We are regular attendees at the annual Focus on Imaging show, staged at the NEC, Birmingham. It is the best opportunity in the UK to see and test the latest photography related products and to pick up sagely advice from the many seminars held throughout the event.
The first stand we were lured to was Benro, and it was their Cool Walker (100, 200 and 300) range of rucksacks that drew us in, although only the 100 was on display. Benro are a manufacturer that we have overlooked on previous occasions so stepping onto their stand revealed an Aladdin’s cave of well manufactures bags, tripods and brackets we were previously unaware of. The Cool Walker 100 rucksack was small enough to be used as airline carry-on luggage, something of particular interest to us. It features an easy side access system with a really clever expandable inner sleeve that can house a SLR body with zoom lens. Once expanded to meet the dimensions of the camera, the sleeve can be secured by means of a strap that 1; supports the lens, and 2; prevents the sleeve from expanding further. Like many of today’s designs, the rucksack has a zippered top section that can be used to store lenses and peripherals. It seems to have an almost inexhaustible supply of smaller pockets stitched into the main body and waist belt – really useful for batteries, filters, memory cards, phones, mp3 players etc.
The second item we really liked was Benro’s Traveller Flat series of tripods. Instead of the usual triangular leg configuration when folded, it has a flat profile which sees the legs aligned in a row, which is great for attaching to a bag or storing in a case. Available in Aluminium or Carbon Fibre, they are beautifully engineered products. If we were in the market for a tripod, without doubt our money would be spent on one of these.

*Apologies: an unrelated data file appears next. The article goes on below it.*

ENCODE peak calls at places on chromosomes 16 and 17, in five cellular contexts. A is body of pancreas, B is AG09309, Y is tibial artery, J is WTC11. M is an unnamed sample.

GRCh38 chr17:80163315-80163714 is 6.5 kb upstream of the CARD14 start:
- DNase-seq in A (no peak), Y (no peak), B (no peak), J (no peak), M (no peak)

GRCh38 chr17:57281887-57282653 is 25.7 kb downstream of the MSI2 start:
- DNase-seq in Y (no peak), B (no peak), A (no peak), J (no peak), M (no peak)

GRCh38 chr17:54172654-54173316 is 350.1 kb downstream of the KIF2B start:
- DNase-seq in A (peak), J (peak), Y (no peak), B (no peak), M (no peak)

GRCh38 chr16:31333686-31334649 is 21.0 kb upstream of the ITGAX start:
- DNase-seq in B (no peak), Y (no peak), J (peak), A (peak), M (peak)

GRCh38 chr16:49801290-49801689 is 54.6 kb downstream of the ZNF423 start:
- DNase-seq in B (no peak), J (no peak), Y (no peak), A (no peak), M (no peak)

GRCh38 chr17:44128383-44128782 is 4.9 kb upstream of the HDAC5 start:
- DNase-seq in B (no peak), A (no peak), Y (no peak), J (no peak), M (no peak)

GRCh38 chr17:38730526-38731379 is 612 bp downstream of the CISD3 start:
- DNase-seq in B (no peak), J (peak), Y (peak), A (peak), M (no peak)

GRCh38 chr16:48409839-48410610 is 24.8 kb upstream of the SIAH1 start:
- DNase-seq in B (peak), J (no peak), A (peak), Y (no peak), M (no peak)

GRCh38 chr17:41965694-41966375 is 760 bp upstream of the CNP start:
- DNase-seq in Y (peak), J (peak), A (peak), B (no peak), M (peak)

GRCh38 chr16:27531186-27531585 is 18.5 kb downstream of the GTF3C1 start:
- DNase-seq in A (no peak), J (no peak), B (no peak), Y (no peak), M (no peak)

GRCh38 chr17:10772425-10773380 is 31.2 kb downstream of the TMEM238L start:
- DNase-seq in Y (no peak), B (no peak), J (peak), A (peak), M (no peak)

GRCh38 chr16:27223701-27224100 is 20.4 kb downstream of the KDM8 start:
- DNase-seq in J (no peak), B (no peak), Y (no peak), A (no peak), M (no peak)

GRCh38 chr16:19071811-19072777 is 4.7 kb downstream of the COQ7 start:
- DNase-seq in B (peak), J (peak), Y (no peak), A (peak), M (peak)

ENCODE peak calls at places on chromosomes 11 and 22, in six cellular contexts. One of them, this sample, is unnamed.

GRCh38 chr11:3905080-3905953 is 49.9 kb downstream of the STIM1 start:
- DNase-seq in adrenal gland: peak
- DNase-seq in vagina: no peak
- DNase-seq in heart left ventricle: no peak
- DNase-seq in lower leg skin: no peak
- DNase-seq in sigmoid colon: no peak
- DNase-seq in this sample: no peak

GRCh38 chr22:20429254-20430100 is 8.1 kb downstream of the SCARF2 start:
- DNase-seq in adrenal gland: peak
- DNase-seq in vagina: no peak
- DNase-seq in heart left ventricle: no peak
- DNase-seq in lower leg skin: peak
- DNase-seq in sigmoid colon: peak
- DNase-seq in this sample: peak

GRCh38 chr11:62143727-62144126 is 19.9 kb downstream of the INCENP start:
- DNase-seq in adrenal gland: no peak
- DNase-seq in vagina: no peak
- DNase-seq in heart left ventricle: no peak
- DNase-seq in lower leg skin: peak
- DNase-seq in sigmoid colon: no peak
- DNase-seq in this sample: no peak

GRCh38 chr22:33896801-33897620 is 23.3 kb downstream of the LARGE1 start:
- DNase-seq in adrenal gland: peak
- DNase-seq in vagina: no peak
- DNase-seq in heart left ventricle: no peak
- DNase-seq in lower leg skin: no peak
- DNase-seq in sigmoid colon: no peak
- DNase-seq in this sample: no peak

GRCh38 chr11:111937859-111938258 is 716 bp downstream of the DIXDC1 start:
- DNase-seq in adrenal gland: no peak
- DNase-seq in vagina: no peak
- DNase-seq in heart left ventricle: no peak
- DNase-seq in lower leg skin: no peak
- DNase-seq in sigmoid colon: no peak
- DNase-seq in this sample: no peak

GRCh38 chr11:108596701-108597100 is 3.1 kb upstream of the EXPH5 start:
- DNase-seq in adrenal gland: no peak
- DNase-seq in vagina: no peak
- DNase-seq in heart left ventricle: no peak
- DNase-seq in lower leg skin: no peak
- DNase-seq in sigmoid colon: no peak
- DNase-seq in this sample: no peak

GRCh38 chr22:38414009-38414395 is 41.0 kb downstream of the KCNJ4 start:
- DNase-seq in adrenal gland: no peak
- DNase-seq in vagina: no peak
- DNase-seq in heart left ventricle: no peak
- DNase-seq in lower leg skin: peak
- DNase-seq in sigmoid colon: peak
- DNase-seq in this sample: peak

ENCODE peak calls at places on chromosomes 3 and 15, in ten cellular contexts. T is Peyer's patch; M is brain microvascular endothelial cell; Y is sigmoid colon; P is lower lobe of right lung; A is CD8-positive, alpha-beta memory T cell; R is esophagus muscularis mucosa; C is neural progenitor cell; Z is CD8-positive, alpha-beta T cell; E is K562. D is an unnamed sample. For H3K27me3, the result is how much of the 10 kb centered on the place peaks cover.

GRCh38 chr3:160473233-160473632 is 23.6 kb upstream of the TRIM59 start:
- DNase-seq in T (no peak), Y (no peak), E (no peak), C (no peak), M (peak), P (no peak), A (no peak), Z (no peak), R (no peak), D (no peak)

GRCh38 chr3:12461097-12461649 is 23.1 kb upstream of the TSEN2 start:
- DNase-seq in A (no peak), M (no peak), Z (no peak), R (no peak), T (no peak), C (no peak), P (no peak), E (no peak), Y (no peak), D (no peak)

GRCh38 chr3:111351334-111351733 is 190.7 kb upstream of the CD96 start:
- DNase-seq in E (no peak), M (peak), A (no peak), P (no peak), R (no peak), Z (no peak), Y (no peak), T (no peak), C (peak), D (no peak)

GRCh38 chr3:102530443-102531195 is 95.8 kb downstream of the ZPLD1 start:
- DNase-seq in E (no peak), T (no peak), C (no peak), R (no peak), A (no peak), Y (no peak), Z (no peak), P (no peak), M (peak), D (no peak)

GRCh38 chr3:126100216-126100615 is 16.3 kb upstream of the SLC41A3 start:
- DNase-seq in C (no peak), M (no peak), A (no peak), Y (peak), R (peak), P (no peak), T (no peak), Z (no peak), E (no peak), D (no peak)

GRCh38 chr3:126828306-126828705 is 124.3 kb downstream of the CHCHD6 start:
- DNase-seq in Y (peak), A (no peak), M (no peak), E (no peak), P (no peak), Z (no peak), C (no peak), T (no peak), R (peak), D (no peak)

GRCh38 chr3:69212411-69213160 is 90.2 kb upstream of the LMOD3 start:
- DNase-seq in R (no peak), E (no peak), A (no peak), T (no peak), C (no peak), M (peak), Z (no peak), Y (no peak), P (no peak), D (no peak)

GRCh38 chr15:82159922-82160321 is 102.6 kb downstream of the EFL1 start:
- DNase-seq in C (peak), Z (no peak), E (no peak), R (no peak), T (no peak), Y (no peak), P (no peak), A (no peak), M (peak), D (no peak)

We swung by the Billingham bag stand as I have a real fondness for their traditionally designed products, having used their 335 model for more than 20 years. The 2013 prices for their products made me wince a bit – if I was purchasing the same bag today it would cost me £225 more than I paid back in the 1990’s! Having said that, there is no doubting that Billingham quality is amongst the best as my bag is as good as the day I purchased it.
The Eizo stand was particularly alluring as their range of ColorEdge monitors are sublime, displaying a wonderful palette revealing subtle colour tones that make digital imaging a pleasure. We use a 27” Apple Thunderbolt display for our image processing but it would be difficult to choose between this or a ColorEdge if we were choosing again.
Fuji’s stand has been very innovative for the last couple of years and, with plenty of new products to demonstrate, we could not resist a look around. I am a big fan of the X100 and it was a close tie between this and Leica’s X1 when I was in the market for a high quality fixed focal length camera. The original X100 has a few issues, some of which were corrected with firmware updates. However the new X100s appears to be a fully ‘debugged’ product that retains all of the traditional charm of its predecessor. I was surprised to find that the original X100 was for sale at a special show price of £499 – around half of what was charged when it was released.